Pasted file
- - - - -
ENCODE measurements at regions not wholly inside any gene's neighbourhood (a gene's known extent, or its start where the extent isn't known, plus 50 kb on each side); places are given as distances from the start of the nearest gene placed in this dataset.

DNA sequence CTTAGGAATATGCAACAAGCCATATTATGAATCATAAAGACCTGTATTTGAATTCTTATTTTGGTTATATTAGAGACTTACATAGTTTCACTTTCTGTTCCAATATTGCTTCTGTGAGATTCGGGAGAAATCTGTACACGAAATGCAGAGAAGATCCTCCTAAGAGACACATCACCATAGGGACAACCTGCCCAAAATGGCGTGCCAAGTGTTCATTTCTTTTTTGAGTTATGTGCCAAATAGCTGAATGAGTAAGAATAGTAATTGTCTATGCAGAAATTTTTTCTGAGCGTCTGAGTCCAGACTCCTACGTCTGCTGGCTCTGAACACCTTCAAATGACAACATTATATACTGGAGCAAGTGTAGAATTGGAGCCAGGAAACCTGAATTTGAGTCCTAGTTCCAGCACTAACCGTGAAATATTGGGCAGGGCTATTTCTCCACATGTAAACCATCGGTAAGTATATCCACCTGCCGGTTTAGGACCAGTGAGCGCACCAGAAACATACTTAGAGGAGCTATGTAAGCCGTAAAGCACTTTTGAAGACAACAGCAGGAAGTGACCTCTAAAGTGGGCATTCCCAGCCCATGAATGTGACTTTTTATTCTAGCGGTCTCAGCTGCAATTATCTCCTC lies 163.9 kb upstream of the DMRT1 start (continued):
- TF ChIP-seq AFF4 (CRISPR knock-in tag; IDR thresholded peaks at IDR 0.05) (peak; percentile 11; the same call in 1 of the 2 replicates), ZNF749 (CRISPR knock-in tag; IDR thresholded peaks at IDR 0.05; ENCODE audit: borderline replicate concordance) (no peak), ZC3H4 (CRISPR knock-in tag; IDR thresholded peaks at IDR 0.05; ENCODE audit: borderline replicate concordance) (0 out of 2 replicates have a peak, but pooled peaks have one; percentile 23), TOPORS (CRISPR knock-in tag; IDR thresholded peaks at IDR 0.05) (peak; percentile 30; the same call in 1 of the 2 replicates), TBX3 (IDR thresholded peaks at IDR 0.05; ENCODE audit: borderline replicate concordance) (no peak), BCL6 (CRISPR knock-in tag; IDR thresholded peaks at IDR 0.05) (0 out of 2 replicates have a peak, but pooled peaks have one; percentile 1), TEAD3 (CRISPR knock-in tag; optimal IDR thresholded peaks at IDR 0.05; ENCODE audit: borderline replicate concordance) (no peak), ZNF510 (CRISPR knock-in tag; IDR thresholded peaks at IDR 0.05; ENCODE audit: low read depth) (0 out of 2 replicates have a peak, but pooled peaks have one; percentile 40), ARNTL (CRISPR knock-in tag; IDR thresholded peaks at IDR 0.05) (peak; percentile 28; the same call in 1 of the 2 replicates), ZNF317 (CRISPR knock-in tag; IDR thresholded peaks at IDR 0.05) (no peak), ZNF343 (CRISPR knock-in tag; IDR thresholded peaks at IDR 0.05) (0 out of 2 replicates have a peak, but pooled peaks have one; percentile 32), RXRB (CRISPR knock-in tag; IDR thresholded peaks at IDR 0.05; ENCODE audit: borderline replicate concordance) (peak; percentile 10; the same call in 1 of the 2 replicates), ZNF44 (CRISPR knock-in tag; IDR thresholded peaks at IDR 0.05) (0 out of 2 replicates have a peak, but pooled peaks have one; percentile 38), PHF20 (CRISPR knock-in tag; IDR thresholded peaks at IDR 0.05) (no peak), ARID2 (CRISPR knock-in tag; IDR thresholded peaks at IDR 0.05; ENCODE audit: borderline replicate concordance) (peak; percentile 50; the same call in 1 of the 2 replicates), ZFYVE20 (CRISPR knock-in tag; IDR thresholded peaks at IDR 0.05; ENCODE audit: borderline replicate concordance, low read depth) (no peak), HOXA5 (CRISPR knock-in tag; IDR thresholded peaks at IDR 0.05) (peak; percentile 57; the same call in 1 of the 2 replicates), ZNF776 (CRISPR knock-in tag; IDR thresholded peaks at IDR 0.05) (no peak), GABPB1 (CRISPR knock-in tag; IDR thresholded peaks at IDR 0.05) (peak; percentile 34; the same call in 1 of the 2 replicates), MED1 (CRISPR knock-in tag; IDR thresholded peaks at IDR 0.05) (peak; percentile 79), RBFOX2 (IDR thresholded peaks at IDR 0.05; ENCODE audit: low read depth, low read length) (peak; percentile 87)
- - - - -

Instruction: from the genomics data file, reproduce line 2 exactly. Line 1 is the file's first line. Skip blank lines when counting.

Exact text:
DNA sequence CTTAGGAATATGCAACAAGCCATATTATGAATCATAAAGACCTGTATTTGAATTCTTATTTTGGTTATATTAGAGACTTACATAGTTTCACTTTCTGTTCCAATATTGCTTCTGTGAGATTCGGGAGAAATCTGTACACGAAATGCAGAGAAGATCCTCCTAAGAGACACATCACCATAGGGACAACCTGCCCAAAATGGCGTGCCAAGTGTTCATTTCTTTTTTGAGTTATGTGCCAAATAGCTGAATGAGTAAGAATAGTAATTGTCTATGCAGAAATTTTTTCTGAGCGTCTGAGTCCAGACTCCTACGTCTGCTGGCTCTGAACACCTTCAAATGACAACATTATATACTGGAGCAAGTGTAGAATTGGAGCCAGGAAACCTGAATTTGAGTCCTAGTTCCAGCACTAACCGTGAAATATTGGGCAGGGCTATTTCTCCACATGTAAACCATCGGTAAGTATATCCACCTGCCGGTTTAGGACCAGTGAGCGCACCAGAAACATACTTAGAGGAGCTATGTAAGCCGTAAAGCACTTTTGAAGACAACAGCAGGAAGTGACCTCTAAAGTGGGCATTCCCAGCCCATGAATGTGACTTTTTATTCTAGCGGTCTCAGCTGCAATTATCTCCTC lies 163.9 kb upstream of the DMRT1 start (continued):